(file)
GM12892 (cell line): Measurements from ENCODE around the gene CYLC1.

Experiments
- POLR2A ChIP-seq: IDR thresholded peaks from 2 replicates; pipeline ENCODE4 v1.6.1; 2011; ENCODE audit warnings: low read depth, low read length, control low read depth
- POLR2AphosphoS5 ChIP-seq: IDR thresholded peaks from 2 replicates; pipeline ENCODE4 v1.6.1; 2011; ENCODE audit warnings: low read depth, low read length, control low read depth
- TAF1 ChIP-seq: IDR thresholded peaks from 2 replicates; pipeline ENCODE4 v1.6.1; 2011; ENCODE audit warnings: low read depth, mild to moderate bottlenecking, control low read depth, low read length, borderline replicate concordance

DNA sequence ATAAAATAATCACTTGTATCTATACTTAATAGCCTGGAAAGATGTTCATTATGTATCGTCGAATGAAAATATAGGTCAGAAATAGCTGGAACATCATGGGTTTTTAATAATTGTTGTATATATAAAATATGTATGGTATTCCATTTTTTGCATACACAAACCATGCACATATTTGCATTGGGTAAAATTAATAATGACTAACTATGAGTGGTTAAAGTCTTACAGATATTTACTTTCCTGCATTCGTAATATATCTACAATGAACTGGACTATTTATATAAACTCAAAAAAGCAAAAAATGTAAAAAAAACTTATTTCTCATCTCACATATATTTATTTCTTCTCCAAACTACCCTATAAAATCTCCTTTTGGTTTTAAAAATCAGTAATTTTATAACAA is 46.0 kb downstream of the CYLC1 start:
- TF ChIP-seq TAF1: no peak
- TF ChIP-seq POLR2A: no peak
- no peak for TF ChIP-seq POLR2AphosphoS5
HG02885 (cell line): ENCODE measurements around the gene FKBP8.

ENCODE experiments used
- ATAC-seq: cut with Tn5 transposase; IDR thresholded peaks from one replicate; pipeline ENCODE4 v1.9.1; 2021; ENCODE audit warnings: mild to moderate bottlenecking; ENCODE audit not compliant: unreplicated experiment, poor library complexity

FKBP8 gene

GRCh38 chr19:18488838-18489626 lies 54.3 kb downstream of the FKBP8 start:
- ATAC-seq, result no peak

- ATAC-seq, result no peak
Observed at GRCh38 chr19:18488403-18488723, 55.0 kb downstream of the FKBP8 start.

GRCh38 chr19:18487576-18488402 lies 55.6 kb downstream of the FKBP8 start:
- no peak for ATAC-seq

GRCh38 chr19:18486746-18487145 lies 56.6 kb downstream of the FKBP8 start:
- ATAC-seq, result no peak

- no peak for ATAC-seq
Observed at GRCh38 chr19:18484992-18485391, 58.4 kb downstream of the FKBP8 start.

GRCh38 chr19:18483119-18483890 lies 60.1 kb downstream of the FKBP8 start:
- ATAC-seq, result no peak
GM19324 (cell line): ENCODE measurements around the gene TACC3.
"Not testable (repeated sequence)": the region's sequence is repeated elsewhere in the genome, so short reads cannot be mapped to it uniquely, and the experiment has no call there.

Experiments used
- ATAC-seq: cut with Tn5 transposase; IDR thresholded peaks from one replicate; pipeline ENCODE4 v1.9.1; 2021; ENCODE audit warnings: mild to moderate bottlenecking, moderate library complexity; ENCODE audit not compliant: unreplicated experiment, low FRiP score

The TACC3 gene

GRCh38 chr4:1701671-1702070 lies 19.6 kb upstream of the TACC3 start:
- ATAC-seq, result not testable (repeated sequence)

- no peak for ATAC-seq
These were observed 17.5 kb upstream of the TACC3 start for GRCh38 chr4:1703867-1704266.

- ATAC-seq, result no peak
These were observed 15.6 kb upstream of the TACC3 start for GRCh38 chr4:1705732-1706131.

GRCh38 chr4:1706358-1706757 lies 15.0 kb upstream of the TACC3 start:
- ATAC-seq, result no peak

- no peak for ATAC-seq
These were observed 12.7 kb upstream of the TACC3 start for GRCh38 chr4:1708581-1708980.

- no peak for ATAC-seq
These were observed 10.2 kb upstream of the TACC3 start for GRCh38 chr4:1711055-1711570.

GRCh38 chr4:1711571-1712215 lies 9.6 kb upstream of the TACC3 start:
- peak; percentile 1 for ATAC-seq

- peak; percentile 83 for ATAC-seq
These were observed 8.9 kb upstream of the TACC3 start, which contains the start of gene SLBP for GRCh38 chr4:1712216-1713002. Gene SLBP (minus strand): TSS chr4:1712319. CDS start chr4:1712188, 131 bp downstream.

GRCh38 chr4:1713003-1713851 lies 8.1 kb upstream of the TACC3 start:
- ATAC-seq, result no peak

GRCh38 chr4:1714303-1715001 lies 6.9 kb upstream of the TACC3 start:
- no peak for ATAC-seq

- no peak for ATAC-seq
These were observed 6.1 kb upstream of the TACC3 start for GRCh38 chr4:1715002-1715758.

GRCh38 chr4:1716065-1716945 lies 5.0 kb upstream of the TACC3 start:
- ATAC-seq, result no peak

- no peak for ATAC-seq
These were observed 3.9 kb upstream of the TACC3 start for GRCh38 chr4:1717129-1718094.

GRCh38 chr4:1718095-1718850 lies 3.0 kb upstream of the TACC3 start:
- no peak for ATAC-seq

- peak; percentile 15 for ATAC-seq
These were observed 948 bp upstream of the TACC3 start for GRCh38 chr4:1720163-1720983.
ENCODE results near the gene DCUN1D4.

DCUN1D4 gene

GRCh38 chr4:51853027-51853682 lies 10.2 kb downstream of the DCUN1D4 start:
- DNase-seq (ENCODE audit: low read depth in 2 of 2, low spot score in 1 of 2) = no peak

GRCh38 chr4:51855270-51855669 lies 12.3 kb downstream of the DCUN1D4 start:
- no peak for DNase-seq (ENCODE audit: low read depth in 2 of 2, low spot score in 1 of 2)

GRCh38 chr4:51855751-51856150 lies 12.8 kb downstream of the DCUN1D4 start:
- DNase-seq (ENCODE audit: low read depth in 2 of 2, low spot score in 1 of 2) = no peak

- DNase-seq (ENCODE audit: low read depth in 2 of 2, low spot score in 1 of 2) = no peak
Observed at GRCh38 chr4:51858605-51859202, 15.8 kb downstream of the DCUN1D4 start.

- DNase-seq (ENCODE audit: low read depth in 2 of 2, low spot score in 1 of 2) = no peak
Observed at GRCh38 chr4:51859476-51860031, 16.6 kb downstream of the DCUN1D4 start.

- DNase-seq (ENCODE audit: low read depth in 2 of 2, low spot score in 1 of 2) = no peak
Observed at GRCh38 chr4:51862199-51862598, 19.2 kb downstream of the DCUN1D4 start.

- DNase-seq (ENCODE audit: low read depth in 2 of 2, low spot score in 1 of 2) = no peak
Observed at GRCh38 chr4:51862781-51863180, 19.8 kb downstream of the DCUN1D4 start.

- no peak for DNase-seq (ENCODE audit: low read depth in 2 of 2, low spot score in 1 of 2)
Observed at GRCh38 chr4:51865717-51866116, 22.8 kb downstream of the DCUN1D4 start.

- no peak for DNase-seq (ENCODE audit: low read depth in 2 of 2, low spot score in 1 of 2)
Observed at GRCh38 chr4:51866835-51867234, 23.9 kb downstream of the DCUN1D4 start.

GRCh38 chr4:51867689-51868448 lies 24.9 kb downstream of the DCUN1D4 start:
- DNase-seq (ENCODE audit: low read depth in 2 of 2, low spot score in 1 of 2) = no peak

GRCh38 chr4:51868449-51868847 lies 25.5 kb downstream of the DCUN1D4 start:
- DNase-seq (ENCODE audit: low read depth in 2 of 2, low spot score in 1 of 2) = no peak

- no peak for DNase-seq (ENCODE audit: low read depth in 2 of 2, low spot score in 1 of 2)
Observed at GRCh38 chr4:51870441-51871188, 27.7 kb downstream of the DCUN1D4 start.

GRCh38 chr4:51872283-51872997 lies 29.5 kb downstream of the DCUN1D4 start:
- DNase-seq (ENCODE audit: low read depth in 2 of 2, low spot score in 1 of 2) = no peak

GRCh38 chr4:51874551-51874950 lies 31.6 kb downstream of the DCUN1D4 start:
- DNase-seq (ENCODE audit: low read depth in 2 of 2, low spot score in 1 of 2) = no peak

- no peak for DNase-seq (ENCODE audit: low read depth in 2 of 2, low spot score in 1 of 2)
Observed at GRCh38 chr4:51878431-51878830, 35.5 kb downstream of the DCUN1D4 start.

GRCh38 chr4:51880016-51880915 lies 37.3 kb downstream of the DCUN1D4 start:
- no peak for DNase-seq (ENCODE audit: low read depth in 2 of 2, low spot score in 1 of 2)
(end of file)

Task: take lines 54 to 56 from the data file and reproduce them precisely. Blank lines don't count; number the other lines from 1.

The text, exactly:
- ATAC-seq, result no peak

- no peak for ATAC-seq
These were observed 3.9 kb upstream of the TACC3 start for GRCh38 chr4:1717129-1718094.